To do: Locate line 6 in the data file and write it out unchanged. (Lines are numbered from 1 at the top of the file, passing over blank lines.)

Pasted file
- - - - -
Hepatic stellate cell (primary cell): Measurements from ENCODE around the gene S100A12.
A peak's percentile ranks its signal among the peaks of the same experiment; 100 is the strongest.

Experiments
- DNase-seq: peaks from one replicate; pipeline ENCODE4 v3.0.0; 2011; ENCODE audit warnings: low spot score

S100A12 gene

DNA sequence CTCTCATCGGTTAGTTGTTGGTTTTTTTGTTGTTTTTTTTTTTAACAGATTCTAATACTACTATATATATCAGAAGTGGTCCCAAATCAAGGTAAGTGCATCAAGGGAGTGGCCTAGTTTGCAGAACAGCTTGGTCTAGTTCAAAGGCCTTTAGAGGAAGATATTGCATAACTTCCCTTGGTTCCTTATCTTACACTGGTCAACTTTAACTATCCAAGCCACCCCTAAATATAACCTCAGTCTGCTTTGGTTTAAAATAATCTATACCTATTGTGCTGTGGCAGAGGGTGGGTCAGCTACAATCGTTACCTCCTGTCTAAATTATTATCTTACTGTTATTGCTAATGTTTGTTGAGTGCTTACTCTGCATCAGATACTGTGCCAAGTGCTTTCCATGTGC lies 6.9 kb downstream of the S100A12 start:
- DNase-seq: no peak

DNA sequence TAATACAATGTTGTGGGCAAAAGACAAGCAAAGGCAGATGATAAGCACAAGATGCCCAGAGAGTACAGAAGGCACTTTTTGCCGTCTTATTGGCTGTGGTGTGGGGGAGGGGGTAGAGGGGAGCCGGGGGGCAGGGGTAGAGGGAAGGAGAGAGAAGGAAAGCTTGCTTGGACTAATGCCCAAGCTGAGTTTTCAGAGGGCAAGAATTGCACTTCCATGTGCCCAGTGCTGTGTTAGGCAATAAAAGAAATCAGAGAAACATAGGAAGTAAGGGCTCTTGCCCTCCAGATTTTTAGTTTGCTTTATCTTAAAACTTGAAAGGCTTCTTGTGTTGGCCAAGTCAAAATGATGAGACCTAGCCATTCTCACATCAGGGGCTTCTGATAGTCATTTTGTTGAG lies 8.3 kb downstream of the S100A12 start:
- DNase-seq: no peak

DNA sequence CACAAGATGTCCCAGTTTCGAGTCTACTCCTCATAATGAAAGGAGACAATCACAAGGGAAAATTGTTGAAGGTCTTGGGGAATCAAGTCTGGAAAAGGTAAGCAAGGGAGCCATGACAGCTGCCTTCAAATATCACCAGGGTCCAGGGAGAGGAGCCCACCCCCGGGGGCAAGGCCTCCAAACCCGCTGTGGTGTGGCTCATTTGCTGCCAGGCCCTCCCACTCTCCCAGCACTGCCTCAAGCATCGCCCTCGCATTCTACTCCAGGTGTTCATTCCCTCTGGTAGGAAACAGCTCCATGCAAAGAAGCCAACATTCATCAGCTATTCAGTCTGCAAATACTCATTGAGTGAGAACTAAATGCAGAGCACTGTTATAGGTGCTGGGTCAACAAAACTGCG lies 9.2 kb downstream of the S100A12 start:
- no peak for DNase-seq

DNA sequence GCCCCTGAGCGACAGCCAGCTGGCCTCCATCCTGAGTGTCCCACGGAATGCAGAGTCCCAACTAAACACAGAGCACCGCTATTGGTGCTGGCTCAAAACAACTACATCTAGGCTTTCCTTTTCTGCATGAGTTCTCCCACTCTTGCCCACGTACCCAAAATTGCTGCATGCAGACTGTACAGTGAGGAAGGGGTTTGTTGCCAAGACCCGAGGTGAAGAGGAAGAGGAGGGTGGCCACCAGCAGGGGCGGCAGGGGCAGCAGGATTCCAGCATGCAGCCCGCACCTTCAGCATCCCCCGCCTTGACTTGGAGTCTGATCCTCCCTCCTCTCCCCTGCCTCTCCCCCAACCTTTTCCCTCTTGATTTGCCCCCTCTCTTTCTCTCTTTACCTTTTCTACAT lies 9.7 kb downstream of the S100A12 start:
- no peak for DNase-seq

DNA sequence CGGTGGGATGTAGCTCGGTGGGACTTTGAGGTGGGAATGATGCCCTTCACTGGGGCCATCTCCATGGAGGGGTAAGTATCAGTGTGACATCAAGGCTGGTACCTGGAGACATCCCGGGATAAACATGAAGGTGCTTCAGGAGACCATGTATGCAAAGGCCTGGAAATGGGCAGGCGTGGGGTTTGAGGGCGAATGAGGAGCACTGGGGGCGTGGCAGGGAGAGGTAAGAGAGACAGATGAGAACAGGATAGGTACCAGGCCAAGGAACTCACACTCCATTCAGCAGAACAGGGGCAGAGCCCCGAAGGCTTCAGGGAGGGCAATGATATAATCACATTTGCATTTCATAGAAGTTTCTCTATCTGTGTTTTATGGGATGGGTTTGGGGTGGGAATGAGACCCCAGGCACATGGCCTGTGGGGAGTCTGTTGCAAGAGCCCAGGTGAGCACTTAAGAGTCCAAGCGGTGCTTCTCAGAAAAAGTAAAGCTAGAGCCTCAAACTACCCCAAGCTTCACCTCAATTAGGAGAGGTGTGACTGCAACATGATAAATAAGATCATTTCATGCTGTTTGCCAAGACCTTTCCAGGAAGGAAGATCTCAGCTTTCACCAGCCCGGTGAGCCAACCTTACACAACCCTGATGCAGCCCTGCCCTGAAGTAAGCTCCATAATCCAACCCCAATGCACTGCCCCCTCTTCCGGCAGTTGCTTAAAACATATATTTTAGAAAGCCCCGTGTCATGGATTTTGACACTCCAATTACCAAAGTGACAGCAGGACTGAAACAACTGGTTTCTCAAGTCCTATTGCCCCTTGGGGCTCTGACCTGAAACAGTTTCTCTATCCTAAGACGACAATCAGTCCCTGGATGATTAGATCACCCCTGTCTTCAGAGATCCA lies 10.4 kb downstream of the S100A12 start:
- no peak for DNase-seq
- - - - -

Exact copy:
DNA sequence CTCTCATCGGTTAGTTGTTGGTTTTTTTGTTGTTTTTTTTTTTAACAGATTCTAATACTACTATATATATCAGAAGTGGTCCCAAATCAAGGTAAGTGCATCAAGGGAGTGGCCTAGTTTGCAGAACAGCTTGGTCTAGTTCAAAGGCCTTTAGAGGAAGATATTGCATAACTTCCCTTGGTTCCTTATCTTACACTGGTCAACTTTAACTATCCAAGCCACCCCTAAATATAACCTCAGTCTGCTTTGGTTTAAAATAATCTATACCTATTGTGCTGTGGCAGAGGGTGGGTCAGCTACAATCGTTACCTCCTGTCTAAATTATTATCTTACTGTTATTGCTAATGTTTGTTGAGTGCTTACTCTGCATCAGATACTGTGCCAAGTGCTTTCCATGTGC lies 6.9 kb downstream of the S100A12 start: